The following report examines the data required for the Johns Hopkins Data Science Specialization Capstone Project and explores plans for creating a word prediction app. Of three model types trialled (Recursive Neural Network with TensorFlow, Markov Chain Prediction and Stupid Back-off), the report will find the Stupid Back-off approach to be the best performer in terms of accuracy, speed and size, and simplest to create.
Mock pitch presentation for NZ earthquake app developed in Shiny (see https://github.com/enzedonline/shiny-app-demo). 3D interactive surface map using plotly.
Demo using the Leaflet interactive mapping library (see code below map). The map shows a selection of day hikes around Queenstown, New Zealand of varying grades. Click the marker to reveal name and duration of hike and link to Google Maps.
Using devices such as Jawbone Up, Nike FuelBand, and Fitbit it is now possible to collect a large amount of data about personal activity relatively inexpensively. These type of devices are part of the quantified self movement – a group of enthusiasts who take measurements about themselves regularly to improve their health, to find patterns in their behavior, or because they are tech geeks. One thing that people regularly do is quantify how much of a particular activity they do, but they rarely quantify how well they do it. The goal of this project is to use data from accelerometers on the belt, forearm, arm, and dumbell of 6 participants and predict what class of activity was taking place based on the predictor variables in the data set.
This report sets out to examine the relationship between fuel economy and transmission type in the mtcars data set. Using a model selected by backwards regression and VIF elimination, the model suggests that, for the cars in the mtcar data set, holding all other variables constant, changing from automatic to manual transmission will increase the fuel economy by 2.15 mpg. However, with a residual standard error of 2.308, the null hypothesis that transmission has no effect on fuel economy is failed to be rejected.
Comparison of BMI, Lasso and Bayesian Highest Probability models. Variable selection criteria and testing, validation analysis.
EDA and house price prediction using Bayesian BPM model selection. Applying a basic correction factor as a square of distance from median to bring the tails of predicted data into line with observed.
Part 2 of the final assessment project for the John Hopkin's University Statistical Inference course, the 6th in the Data Science Specialization. Part 2 is a basic demonstration of making inferences from small data sets. Using R's ToothGrowth dataset which represents a study of the effect of Vitamin C on tooth growth in 60 guinea pigs The report makes use of T-Tests to make conclusions about relationships between tooth growth, supplement type and dosage level.
Part 1 of the final assessment project for the John Hopkin's University Statistical Inference course, the 6th in the Data Science Specialization. Part 1 is a basic analysis to demonstrate the central limit theorem states that the sampling distribution of the mean, distribution of sample means from many samples, is nearly normal centred at the population mean, with standard error equal to the population standard deviation divided by the square root of the sample size. This demonstration shows how taking sufficient samples from the exponential distribution will produce means whose distribution approximate the normal distribution.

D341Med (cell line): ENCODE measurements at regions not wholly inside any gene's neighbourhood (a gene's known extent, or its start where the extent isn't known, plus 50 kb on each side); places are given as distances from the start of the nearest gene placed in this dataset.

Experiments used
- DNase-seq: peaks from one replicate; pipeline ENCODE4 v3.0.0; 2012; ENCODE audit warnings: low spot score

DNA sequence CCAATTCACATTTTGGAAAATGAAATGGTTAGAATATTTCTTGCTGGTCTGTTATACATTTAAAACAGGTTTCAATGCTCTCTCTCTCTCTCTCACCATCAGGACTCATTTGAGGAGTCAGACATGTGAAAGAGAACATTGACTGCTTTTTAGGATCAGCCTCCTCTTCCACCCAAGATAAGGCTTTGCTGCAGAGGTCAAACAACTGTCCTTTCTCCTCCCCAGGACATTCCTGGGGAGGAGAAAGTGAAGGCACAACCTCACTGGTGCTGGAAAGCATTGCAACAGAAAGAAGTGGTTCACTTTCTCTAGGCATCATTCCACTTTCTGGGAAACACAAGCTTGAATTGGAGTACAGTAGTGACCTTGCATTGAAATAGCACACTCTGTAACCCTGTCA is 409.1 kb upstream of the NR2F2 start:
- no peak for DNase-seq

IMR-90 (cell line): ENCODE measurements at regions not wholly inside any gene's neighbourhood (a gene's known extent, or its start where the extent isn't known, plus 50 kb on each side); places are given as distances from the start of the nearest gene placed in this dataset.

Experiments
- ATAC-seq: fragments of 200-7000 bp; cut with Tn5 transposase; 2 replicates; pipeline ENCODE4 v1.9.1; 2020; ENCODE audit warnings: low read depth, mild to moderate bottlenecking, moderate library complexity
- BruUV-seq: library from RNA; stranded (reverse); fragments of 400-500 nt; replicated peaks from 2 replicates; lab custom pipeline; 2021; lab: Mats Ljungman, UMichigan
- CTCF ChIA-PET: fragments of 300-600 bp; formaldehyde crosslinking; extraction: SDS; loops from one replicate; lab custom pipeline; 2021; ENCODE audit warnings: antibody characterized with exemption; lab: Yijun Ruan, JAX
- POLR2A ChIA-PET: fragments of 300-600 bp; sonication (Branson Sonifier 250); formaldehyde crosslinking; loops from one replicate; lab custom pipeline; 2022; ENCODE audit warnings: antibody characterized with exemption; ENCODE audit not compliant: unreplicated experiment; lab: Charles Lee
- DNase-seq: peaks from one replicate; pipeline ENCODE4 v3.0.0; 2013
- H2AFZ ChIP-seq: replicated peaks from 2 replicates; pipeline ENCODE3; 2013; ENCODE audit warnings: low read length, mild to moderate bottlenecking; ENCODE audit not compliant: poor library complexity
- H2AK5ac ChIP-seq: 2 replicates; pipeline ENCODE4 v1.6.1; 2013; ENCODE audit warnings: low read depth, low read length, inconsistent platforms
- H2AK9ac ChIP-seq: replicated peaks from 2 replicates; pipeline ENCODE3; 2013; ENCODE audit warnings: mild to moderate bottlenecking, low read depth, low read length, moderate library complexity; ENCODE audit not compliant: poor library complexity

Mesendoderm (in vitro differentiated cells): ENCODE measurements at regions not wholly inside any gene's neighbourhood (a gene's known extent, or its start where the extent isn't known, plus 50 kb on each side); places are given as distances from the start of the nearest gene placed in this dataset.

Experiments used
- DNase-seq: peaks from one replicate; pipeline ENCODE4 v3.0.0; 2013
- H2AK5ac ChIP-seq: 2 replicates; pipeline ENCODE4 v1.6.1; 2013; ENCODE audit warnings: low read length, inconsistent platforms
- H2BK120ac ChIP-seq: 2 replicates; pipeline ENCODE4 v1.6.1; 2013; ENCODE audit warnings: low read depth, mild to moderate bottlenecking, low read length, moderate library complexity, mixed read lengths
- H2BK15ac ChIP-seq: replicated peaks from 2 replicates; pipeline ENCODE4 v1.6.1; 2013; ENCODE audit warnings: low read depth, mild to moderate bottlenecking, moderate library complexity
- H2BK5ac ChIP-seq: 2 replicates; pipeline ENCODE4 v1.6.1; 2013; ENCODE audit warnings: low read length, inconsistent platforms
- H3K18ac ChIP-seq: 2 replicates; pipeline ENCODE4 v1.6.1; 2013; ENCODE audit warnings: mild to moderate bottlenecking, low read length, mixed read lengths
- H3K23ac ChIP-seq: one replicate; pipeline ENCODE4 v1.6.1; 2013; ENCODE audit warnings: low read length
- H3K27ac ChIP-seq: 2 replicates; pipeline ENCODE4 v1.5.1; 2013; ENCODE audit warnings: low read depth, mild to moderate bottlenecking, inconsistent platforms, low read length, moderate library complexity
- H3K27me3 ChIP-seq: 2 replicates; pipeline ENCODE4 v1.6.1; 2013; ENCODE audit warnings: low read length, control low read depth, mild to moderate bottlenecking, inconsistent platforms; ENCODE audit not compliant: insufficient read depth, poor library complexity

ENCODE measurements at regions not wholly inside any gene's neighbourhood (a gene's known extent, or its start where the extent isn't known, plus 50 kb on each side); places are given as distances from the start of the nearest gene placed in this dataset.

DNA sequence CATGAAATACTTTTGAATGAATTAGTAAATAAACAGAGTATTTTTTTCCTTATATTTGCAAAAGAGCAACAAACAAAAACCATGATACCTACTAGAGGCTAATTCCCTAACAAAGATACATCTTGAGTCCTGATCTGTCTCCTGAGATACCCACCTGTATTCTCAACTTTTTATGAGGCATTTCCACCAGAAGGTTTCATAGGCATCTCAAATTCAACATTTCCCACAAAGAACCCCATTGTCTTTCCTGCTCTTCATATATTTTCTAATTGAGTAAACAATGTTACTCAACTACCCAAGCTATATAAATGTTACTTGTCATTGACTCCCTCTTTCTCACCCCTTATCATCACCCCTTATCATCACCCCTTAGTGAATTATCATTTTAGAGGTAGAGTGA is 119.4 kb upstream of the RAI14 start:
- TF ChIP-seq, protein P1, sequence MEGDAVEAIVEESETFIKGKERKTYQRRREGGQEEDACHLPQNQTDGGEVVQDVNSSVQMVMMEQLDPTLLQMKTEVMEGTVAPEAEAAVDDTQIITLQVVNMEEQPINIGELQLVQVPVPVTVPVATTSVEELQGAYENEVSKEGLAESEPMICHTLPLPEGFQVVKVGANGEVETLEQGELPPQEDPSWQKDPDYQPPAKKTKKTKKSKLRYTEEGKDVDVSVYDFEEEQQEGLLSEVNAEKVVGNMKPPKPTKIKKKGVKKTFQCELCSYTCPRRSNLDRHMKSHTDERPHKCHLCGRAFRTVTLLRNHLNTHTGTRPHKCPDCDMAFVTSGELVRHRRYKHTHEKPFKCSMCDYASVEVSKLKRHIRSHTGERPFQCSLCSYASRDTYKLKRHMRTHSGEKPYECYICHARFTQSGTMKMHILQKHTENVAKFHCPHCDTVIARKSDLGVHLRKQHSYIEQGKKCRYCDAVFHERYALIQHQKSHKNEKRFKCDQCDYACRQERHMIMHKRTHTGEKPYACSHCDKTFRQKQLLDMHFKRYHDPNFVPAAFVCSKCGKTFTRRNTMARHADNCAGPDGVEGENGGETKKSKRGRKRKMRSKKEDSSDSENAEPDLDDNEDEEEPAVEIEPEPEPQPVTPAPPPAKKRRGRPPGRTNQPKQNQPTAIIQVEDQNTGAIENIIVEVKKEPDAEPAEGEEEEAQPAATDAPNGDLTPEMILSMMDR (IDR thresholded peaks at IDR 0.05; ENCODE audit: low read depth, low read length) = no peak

Final assessment project for the Duke University course on Bayesian Statistics, course #4 of the Statistics with R Specialization professional certification. The task is a not-so-serious look at multi-linear regression using Bayesian principles to predict movie ratings on Rotten Tomatoes.
This paper forms the final assessment for the Duke University Inferential Statistics course. The objective is to develop a research question using the General Social Survey (GSS) dataset and then conduct exploratory and inferential analysis in response. This paper asks “Is there a link between a person’s concern regarding spending on crime and their socio-economic status?” The analysis examines responses to the survey question regarding current spending on halting rising crime and looks at the proportion of each socio-economic group that responded with either too much, too little or about right. Using the Chi-square test of independence to compare observed and expected proportions, it was determined beyond any reasonable doubt that there is indeed a relationship between the two.
Demo of using the R Markdown div notation with ::: used here to create multi-column output and a centred heading. Set echo=FALSE to make it tidier. Markdown used is shown beneath the code before the output.
Example of in-bar labels using geom_label()
The following report is an exercise as part of the Duke University Introduction to Probability and Data with R course as part of the Statistics with R Specialization. The study uses the 2013 Behavioral Risk Factor Surveillance System (BRFSS) processed data.
The report addresses two questions: Across the United States, which types of events are most harmful with respect to population health? Across the United States, which types of events have the greatest economic consequences?